The level of excitement and entertainment of a world championships will reach its peak on the final day of competition with the team event. For some reason, several in fact, the team event always provides some measure of the unexpected, some shock, some triumph that gets the heart rate racing whilst at the same time dashes the hopes of the defeated. Super-Sunday (perhaps we can borrow that sporting term) will undoubtedly provide plenty of action with the usual array of big name teams, Japan, Russia, France, Brazil and Republic of Korea, being joined by Georgia, Azerbaijan, Ukraine, Germany, Kazakhstan, Uzbekistan, Mongolia and several others.
One or two superstars will not be enough to take the title, it really will take a “team” effort. But the format of the competition can help (or hinder) particular teams. Each team is made up of six athletes, three male and three female. The weight categories are -73kg, -57kg, -90kg, -70kg, +90kg and +70kg. The order in which these categories are contested is determined some days earlier at the official draw. One weight category is drawn at random from among all the categories and it is this drawn weight category that will come to the tatami first followed in the above sequence by the remaining categories. Four wins will be sufficient to end the match. Excitement is guaranteed when a match ends 3-3. At that point one weight category is selected at random and that weight category will compete again in a sudden death situation, the result of the contest determining the result of the match.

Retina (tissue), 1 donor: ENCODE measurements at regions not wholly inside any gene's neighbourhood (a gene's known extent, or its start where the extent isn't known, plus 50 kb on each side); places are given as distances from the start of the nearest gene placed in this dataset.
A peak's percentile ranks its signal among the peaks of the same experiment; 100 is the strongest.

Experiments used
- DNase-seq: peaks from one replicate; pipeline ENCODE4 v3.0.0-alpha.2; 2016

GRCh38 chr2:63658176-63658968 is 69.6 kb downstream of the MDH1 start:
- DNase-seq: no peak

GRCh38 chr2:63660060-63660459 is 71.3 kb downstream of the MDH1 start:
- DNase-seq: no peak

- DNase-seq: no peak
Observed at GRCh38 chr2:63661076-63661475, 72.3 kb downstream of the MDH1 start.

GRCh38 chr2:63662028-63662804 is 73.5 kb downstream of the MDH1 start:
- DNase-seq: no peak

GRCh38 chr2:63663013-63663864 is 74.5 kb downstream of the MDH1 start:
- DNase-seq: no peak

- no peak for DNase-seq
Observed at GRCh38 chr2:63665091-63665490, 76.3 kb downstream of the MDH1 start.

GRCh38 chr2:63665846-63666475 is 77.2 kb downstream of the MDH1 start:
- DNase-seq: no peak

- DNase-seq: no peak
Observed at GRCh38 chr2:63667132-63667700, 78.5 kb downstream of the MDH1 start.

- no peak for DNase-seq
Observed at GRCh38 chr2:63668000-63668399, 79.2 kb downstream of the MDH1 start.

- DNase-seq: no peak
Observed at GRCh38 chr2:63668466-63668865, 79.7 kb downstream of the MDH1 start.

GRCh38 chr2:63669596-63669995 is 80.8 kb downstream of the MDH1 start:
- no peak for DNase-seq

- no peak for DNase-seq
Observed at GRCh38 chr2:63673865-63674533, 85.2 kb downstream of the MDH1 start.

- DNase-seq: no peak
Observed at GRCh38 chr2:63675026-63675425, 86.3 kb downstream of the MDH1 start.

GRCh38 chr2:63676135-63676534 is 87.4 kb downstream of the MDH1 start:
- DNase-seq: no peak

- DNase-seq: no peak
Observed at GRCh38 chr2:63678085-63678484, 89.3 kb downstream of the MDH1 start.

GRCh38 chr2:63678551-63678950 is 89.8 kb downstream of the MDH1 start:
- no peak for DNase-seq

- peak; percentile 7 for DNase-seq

Depending on the entry there may yet be the opportunity to see teams from The Netherlands, Turkey, Hungary, Israel, Poland, Portugal, Spain and perhaps even the USA. It will all unfold on the final day and with it will come another opportunity for a world medal. Japan holds the current world title and have won all of the three mixed-team world titles to date. The other past mixed-team medallists are France, Brazil, The Republic of Korea, Russia and the Unified Korean team.
Author: Thea Cowen